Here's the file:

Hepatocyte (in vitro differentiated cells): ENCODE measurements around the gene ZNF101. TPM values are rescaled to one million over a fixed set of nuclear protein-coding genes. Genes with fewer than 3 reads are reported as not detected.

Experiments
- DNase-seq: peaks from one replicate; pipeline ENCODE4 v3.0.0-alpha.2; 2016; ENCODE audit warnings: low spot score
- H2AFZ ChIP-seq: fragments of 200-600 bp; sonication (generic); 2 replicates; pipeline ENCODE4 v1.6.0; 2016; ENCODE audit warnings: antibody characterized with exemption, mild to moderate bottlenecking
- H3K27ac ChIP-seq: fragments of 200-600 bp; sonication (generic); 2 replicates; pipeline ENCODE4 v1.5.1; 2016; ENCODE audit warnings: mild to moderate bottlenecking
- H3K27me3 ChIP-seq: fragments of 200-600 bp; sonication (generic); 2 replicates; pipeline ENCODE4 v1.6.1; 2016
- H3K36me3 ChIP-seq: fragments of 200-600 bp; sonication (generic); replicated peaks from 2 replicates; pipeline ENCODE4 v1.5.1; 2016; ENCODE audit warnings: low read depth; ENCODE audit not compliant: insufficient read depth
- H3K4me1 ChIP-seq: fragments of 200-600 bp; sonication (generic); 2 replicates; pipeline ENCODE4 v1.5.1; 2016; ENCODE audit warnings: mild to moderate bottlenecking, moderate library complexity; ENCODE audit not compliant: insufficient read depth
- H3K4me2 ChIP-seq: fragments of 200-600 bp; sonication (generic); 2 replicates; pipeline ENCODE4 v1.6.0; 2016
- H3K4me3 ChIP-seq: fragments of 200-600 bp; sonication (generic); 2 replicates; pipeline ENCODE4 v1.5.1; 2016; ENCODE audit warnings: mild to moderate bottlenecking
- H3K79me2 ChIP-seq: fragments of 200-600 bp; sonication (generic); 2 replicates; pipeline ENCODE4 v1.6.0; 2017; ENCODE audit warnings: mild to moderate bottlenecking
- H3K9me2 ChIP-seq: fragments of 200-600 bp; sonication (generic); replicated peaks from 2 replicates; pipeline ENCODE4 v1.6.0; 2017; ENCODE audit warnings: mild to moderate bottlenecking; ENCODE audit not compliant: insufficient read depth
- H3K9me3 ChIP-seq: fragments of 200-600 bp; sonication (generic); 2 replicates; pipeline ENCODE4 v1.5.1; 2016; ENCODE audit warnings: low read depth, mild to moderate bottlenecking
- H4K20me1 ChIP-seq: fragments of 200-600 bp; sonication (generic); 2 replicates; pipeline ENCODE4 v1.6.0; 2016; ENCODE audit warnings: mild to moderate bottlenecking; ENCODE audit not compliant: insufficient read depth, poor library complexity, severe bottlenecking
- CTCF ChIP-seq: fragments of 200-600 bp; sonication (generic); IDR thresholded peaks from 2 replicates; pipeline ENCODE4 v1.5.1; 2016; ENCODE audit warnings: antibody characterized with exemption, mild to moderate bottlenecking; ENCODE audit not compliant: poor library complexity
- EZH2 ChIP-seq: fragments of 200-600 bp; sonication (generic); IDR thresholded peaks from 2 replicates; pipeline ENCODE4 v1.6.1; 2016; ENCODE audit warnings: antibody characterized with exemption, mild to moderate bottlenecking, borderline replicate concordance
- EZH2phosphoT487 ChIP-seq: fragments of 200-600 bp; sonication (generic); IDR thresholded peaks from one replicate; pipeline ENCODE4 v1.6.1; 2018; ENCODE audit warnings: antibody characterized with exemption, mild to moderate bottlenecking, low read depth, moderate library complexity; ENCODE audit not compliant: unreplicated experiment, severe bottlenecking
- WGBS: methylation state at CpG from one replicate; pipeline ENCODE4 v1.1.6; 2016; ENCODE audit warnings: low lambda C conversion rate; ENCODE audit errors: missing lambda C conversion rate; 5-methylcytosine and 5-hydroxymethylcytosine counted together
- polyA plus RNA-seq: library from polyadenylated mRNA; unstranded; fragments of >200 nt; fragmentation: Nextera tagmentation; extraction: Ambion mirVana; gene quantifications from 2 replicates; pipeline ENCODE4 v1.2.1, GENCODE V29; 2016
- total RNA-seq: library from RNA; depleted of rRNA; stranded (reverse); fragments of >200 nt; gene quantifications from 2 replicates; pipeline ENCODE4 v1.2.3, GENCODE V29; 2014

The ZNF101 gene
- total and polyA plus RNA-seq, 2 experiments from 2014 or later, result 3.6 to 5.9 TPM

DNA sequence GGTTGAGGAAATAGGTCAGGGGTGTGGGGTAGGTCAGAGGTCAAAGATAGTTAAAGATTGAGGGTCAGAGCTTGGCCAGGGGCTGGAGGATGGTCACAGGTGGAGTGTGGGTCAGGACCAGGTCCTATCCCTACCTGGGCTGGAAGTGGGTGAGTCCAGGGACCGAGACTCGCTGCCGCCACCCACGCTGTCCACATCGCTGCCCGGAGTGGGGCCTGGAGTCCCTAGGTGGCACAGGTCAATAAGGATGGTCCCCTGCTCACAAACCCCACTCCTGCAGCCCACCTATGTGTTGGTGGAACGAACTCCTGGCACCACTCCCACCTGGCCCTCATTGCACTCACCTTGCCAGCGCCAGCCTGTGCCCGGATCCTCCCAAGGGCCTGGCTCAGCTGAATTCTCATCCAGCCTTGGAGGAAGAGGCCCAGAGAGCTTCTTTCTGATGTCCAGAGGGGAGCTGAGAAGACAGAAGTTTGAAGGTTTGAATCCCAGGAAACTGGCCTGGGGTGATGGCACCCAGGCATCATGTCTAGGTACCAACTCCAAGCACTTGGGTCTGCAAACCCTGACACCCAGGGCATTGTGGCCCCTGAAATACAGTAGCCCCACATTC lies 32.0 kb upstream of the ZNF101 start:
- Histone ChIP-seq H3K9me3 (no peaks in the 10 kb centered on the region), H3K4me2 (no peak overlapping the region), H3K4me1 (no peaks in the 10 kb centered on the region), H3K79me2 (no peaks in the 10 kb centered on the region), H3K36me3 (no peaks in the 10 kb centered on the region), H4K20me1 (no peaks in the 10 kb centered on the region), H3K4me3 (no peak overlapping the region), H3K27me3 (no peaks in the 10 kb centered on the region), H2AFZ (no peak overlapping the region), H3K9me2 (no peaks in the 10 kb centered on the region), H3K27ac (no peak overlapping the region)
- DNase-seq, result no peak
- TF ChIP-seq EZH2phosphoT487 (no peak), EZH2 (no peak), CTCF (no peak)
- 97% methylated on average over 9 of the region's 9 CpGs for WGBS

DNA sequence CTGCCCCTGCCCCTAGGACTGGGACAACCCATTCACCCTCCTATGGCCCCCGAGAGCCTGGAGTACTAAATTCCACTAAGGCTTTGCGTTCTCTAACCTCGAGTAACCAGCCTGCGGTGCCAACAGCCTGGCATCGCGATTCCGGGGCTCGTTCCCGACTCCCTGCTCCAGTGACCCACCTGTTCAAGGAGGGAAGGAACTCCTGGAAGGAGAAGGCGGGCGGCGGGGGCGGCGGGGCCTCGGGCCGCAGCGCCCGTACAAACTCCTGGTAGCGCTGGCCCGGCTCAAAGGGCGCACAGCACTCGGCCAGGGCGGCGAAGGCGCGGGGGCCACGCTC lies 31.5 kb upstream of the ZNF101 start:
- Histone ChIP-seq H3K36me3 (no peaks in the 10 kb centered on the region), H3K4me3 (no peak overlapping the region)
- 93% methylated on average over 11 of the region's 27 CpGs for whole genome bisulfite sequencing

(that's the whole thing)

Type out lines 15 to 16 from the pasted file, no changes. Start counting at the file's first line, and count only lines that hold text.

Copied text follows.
- CTCF ChIP-seq: fragments of 200-600 bp; sonication (generic); IDR thresholded peaks from 2 replicates; pipeline ENCODE4 v1.5.1; 2016; ENCODE audit warnings: antibody characterized with exemption, mild to moderate bottlenecking; ENCODE audit not compliant: poor library complexity
- EZH2 ChIP-seq: fragments of 200-600 bp; sonication (generic); IDR thresholded peaks from 2 replicates; pipeline ENCODE4 v1.6.1; 2016; ENCODE audit warnings: antibody characterized with exemption, mild to moderate bottlenecking, borderline replicate concordance